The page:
The US is home to more immigrants than any other country – more than 45 million people, according to the latest Census estimates.

That’s 13.6% of the US population, about the same as it was a century ago. But over the years, we’ve seen significant shifts in where immigrants to the US come from, and where they end up once they get here.

Here’s a look at these key immigration trends and how they’ve changed over time.

For decades one country has topped the list

Mexicans represent the largest group of immigrants living in the United States. That’s been true since 1980, according to the nonpartisan Migration Policy Institute. And the Mexico-US route is the largest migration corridor in the world.

But the total number of Mexican immigrants living in the US has been on the decline for more than a decade.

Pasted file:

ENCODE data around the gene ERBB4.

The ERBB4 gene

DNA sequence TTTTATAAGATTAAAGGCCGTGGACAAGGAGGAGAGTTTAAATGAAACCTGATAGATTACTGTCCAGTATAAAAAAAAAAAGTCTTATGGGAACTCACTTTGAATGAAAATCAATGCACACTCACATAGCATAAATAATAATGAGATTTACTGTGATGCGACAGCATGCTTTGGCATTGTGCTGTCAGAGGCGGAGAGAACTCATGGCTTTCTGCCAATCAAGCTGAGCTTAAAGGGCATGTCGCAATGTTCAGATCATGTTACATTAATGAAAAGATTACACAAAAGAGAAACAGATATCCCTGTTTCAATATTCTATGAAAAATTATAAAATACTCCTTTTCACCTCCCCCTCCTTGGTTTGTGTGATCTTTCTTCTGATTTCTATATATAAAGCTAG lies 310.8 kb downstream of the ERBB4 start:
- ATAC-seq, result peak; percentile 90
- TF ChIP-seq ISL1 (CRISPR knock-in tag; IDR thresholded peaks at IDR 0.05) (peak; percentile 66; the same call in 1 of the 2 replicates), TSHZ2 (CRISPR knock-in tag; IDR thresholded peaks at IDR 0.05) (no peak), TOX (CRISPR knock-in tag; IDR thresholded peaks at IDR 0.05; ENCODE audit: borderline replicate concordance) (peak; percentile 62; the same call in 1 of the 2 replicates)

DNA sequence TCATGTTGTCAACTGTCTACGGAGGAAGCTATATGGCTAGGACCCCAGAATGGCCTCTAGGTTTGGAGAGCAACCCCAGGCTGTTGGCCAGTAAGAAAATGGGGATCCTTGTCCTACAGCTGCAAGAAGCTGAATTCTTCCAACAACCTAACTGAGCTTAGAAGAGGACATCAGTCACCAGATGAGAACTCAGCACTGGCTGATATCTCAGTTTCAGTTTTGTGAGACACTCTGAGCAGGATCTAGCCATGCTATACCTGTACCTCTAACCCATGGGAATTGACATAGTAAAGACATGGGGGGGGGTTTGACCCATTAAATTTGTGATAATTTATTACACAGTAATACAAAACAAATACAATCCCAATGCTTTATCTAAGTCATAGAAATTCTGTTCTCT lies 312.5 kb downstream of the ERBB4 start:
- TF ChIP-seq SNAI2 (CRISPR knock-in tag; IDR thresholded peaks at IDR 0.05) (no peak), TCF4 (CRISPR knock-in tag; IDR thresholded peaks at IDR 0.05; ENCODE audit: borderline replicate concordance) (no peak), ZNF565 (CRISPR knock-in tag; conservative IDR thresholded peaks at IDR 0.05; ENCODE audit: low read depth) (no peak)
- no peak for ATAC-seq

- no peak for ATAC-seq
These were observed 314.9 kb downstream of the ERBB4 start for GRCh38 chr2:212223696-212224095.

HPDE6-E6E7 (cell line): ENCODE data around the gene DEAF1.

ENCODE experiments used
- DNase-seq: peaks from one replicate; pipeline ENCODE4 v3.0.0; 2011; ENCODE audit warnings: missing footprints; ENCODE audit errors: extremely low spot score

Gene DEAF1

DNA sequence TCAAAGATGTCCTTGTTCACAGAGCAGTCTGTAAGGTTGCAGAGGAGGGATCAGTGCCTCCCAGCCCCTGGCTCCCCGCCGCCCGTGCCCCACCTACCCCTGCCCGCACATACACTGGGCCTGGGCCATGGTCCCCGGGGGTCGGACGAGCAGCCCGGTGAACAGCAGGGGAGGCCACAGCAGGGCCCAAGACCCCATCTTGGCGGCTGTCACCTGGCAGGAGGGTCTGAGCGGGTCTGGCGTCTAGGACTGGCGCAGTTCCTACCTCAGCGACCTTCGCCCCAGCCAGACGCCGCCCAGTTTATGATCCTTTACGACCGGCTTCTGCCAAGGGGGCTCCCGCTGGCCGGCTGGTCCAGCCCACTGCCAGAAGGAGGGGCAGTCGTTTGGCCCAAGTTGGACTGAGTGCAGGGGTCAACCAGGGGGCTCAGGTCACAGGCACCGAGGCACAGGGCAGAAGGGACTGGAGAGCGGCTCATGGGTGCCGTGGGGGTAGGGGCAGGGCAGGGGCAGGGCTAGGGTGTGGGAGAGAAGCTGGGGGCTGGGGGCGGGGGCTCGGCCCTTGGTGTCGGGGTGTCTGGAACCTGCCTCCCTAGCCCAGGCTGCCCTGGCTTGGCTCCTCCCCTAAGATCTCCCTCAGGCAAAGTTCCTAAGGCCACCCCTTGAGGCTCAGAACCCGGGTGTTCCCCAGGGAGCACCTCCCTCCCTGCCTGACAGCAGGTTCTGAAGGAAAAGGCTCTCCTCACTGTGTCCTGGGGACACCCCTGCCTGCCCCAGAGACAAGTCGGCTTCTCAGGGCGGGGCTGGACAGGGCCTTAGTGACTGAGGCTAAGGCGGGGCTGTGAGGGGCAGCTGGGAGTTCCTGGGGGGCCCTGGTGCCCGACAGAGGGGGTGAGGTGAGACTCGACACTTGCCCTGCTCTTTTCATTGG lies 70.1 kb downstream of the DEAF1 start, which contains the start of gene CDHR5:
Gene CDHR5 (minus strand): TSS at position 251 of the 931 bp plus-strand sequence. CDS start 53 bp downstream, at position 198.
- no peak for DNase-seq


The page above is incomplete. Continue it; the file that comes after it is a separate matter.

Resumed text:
An estimated 10.7 million Mexican immigrants lived in the US in 2021, roughly 1 million fewer than the number a decade earlier.

Meanwhile, immigration from other countries, including India and China, has been on the rise, according to MPI.

As one expert told CNN last year, the range of reasons why people move to the US from different parts of the world is as varied as the list of countries these immigrants once called home. Some are seeking economic opportunities. Others are fleeing violence, persecution or climate disasters. And others are hoping to reunite with family members who are already here.

According to an analysis of Census data from MPI, the top 10 countries of origin for immigrants in the United States are all in Latin America and Asia.

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